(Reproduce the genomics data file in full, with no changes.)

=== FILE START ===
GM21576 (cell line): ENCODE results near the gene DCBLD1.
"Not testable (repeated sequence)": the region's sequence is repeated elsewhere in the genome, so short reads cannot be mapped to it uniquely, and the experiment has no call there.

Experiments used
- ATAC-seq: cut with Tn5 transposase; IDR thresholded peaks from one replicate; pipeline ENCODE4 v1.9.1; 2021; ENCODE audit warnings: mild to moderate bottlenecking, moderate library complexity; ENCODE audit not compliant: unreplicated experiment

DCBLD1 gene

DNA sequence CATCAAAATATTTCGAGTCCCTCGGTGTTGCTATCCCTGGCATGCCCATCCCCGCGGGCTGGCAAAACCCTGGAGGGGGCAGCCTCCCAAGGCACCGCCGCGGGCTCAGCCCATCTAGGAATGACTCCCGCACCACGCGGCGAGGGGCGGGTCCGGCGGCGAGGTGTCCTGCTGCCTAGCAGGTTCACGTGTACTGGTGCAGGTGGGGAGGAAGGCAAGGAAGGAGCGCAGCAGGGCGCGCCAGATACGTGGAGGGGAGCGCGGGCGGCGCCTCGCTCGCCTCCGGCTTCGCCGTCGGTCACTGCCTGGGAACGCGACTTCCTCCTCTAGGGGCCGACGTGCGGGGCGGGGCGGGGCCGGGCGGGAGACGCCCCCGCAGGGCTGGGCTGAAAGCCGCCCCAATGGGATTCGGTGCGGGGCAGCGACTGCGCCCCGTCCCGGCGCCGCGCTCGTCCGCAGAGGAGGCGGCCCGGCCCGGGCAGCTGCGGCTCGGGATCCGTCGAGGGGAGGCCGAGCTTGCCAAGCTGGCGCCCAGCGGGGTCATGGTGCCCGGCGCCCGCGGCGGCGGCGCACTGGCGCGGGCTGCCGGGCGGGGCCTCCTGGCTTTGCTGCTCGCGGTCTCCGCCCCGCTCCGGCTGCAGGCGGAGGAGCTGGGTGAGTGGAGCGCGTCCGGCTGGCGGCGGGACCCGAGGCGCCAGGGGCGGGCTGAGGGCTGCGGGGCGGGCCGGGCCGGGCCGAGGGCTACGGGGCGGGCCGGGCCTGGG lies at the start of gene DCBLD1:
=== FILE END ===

GM21576 (cell line): ENCODE results near the gene DCBLD1.
"Not testable (repeated sequence)": the region's sequence is repeated elsewhere in the genome, so short reads cannot be mapped to it uniquely, and the experiment has no call there.

Experiments used
- ATAC-seq: cut with Tn5 transposase; IDR thresholded peaks from one replicate; pipeline ENCODE4 v1.9.1; 2021; ENCODE audit warnings: mild to moderate bottlenecking, moderate library complexity; ENCODE audit not compliant: unreplicated experiment

DCBLD1 gene

DNA sequence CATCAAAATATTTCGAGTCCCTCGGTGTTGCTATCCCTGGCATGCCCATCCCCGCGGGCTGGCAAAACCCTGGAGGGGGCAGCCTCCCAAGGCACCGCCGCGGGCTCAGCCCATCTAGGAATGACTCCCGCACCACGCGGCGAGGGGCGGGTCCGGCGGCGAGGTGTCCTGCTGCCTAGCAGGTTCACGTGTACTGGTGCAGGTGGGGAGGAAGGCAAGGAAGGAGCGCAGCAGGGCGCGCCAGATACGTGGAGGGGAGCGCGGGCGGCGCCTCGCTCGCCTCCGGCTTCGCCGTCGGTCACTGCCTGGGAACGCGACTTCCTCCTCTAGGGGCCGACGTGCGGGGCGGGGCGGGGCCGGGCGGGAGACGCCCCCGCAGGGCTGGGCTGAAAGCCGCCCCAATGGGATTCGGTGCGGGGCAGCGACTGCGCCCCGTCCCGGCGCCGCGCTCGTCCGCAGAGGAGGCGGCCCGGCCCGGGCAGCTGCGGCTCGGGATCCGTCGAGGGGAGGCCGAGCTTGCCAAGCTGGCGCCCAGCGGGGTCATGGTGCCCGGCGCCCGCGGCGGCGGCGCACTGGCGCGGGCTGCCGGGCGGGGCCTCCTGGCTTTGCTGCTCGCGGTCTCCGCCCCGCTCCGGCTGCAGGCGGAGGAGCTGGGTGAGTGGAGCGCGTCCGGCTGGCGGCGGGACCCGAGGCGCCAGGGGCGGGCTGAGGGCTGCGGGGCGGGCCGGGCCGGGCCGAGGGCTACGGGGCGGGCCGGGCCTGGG lies at the start of gene DCBLD1: